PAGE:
YOU ARE HERE: LAT HomeCollections

1938 Attacks Foreshadowed Holocaust : W. Germans Look Back at Terror of 'Crystal Night'

November 07, 1988|WILLIAM TUOHY | Times Staff Writer

FRANKFURT, West Germany — Fifty years ago, on the evening of Nov. 9, Nazi thugs attacked Jews and their institutions throughout Germany--a vicious, violent assault that foreshadowed the Holocaust.

That dreadful evening in 1938 has gone down in history as Kristallnacht --"crystal night," which is sometimes called the "night of the broken glass," a phrase coined by the Nazis. But that characterization is deeply resented by Jews today since it conjures up images only of shattered windows, glass shards and fragments on the streets, rather than a pogrom, or unprovoked persecution and massacre, that the event really was.

Synagogues were destroyed across the Third Reich, in large cities and small towns, wherever Germany's 550,000 Jews lived, worked and prayed. As many as 1,118 places of worship were desecrated in Germany and Austria. At the time, official figures put the number of synagogues vandalized at a mere 195.

Jewish homes were broken into everywhere and many set ablaze. Non-Jewish friends and neighbors joined in the abuse, beatings and destruction, or stood by, watching. Firemen and police also watched without interfering.

The official death toll of Jewish victims was set at 36, but historians subsequently have estimated fatalities as high as 1,000. In addition to the deaths and destruction during that fiery night and the next day, about 30,000 Jews were seized and sent to concentration camps, the beginning of the darkest period in German history.

Kristallnacht gave the world its first look at Nazi anti-Semitic terror.

"It was the end for German Jewry," said Georg Heuberger, director of the Jewish museum that will be opened here Wednesday to mark the 50th anniversary of Kristallnacht. "And it was the beginning of the process of destroying millions of Jews in Europe.

"Remember, this was peacetime, in the middle of Europe, against a Jewish population that had been living here and contributing for centuries."

Planned Well in Advance

As the 42-year-old Heuberger pointed out, the Kristallnacht pogrom had been planned well in advance: Adolf Hitler was only waiting for an excuse, which was provided when a young Polish Jew, Herschel Grynzspan, reacting to the deportation of his family from Germany, assassinated a diplomat, Ernst von Rath, at the German Embassy in Paris a few days before.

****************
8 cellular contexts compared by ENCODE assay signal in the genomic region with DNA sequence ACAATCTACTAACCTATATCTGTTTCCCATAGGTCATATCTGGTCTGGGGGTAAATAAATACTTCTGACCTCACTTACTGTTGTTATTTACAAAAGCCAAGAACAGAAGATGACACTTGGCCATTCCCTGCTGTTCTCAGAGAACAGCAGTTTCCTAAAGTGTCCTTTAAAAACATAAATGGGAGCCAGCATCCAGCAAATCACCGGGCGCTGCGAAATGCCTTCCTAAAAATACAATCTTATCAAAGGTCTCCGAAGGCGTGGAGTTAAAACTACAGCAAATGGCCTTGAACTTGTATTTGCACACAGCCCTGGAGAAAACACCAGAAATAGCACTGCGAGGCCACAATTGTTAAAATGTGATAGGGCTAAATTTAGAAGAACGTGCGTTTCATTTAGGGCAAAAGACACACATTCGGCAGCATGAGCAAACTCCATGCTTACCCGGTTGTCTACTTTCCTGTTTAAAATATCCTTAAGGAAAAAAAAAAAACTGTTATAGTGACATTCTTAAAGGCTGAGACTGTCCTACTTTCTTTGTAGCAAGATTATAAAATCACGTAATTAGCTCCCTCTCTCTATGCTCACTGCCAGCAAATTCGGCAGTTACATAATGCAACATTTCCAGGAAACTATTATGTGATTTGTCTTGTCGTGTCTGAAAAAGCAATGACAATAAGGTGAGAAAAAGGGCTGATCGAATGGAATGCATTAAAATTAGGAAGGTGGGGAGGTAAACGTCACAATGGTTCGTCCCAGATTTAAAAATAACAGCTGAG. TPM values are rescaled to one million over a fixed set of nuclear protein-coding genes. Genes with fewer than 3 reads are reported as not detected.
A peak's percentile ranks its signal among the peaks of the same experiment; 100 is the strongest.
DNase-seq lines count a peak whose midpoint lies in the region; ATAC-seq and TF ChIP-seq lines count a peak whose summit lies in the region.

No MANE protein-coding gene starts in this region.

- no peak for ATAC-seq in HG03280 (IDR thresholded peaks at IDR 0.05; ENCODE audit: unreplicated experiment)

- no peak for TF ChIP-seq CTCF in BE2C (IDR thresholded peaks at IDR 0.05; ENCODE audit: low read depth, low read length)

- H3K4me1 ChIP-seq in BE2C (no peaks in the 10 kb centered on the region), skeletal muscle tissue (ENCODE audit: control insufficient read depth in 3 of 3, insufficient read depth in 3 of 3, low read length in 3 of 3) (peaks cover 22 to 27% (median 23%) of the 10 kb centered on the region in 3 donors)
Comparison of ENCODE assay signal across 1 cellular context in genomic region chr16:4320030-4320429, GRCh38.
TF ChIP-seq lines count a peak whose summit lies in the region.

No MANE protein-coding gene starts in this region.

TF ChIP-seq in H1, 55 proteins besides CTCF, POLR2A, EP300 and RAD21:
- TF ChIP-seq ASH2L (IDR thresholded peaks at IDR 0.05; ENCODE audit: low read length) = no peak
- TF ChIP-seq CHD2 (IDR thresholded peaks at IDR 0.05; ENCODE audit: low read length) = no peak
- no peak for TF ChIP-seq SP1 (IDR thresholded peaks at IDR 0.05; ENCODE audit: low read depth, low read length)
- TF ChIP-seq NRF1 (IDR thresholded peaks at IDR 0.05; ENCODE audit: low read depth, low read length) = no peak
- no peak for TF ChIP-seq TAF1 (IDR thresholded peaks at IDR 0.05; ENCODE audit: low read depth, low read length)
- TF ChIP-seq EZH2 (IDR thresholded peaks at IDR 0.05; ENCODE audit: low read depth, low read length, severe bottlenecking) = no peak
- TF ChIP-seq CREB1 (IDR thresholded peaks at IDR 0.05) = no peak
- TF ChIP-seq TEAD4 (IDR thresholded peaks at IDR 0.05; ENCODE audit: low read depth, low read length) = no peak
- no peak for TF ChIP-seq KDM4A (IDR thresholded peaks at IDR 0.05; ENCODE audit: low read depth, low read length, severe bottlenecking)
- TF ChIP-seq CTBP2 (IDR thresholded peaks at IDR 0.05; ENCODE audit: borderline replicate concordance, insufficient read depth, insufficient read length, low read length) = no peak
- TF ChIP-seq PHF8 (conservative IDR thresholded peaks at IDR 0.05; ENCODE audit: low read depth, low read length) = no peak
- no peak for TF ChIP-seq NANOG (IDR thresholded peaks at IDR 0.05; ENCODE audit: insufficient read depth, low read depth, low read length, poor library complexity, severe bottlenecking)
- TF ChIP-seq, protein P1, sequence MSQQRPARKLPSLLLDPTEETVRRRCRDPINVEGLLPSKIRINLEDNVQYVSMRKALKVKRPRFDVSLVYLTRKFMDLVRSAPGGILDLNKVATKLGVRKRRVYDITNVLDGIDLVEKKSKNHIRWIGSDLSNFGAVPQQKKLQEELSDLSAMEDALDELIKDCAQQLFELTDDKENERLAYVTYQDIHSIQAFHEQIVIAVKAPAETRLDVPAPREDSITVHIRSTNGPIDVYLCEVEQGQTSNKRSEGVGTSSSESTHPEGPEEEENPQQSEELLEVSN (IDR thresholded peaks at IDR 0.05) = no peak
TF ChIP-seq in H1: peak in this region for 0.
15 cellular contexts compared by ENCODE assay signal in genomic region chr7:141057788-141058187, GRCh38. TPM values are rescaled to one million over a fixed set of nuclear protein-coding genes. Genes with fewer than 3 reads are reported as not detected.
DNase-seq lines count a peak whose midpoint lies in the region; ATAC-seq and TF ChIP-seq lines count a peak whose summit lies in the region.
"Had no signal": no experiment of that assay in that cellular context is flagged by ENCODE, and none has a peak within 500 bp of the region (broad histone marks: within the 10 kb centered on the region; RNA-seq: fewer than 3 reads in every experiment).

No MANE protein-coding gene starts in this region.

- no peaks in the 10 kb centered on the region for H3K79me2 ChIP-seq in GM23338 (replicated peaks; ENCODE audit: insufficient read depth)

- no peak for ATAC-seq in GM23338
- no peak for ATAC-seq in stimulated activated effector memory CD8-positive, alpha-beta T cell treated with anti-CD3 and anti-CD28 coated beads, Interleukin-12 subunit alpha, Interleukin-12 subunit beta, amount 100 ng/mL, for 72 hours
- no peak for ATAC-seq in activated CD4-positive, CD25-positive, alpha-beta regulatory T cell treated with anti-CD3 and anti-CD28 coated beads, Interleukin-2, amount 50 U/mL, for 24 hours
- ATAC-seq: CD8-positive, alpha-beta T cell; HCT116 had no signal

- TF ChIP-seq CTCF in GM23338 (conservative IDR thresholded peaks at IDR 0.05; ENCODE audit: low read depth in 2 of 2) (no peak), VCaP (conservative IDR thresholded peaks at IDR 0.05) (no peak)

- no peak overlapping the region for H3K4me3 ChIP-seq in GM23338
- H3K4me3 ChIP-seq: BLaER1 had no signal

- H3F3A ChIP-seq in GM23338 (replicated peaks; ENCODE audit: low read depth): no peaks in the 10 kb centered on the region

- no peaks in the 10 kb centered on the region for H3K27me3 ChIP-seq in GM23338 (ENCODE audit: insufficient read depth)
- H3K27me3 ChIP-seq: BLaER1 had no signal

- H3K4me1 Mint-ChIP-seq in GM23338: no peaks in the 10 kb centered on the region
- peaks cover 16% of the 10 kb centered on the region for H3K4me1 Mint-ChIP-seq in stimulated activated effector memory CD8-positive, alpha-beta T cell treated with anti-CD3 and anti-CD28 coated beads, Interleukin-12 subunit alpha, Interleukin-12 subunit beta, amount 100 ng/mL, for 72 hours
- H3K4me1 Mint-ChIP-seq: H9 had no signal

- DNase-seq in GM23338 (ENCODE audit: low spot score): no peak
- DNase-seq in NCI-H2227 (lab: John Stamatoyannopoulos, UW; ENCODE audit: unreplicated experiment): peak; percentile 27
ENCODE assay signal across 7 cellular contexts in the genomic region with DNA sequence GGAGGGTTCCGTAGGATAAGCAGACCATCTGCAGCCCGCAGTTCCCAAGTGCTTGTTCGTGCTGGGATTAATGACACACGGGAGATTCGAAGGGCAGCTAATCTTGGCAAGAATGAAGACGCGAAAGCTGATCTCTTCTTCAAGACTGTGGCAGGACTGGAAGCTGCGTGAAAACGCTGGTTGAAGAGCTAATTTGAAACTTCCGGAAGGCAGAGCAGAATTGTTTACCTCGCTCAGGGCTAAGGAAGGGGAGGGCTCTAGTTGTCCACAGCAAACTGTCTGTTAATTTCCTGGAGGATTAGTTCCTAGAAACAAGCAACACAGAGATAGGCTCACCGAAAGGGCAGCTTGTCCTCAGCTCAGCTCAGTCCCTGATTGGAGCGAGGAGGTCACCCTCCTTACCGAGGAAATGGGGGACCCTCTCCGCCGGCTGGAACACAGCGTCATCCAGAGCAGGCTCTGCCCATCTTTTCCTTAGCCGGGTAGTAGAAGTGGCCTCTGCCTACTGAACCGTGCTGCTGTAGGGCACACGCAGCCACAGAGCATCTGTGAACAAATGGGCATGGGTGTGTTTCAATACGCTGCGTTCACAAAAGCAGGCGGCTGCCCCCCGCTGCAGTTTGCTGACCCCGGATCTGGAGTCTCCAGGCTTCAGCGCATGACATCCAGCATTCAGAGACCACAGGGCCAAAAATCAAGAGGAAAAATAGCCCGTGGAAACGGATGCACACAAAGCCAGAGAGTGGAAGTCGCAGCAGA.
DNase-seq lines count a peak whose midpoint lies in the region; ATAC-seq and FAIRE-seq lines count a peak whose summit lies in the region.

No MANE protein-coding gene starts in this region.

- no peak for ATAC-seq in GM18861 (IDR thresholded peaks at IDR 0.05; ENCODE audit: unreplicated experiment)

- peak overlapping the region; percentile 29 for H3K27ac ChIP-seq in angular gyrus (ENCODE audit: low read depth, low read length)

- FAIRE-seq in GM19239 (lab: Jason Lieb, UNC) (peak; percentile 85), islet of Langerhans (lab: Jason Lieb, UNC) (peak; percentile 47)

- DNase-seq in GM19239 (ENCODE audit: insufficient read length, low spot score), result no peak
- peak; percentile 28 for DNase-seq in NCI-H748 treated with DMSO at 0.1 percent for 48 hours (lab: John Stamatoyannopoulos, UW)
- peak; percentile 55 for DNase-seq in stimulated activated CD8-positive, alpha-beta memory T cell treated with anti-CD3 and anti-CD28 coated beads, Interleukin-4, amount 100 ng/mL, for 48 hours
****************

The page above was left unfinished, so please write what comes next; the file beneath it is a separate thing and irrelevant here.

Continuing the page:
To commemorate the appalling events of Nov. 9-10, 1938, civic leaders in all parts of Germany are holding a variety of observances.

In Frankfurt, a restored synagogue will be opened by West German President Richard von Weizsaecker and Chancellor Helmut Kohl along with leading members of the Jewish community. And the Jewish Museum will open its doors in an old mansion along the Main River that belonged to the Frankfurt branch of the Rothschild banking family.

The building, which survived Kristallnacht and wartime bombing, houses an exhibit that incorporates audio-visual displays tracing the history of Jews in Germany, how they contributed to Frankfurt itself (and how they were deported), as well as explaining some basics of Jewish life, religion, and customs.

Educational Presentation

"It's an educational presentation to tell visitors about Jewish life," said Heuberger.

While Frankfurt is one focal point of the commemoration, major observances will also be held at the Bundestag--the federal legislature in Bonn--and in West and East Berlin.

"Hundreds of smaller towns have prepared exhibits to show what happened in their own community, whether the local synagogue was burned down or sold," said Eckhard von Nordheim, a Protestant minister who heads the Society for Christian-Jewish Cooperation in West Germany.

In East Germany, the Parliament will hold a special session and other ceremonies will include laying a foundation stone at a war-ravaged East Berlin synagogue being renovated as a museum and cultural center. Books, films, plays, articles and a big exhibition are also being used to depict the pogrom and its consequences.

Silence and Sorrow

Roman Catholic bishops in East and West Germany and Austria have also recalled with sorrow the silence of the church during Kristallnacht --and later--and have declared in a recent, widely circulated statement that they now accept "the burden of history."

The leader of the opposition Social Democratic Party, Hans-Jochen Vogel, said of the commemorations: "No one can be held responsible for the guilt of their fathers and mothers, but we must accept this part of our history and live with it."

West Germany's Social Democrats have already organized one symposium at which Jewish survivors of Kristallnacht described their experiences to high school students.

"The loneliness of the Jews then had such a quality of finality that it hasn't really been overcome even today," said Gad Beck, head of a Jewish elementary school in West Berlin.

Los Angeles Times Articles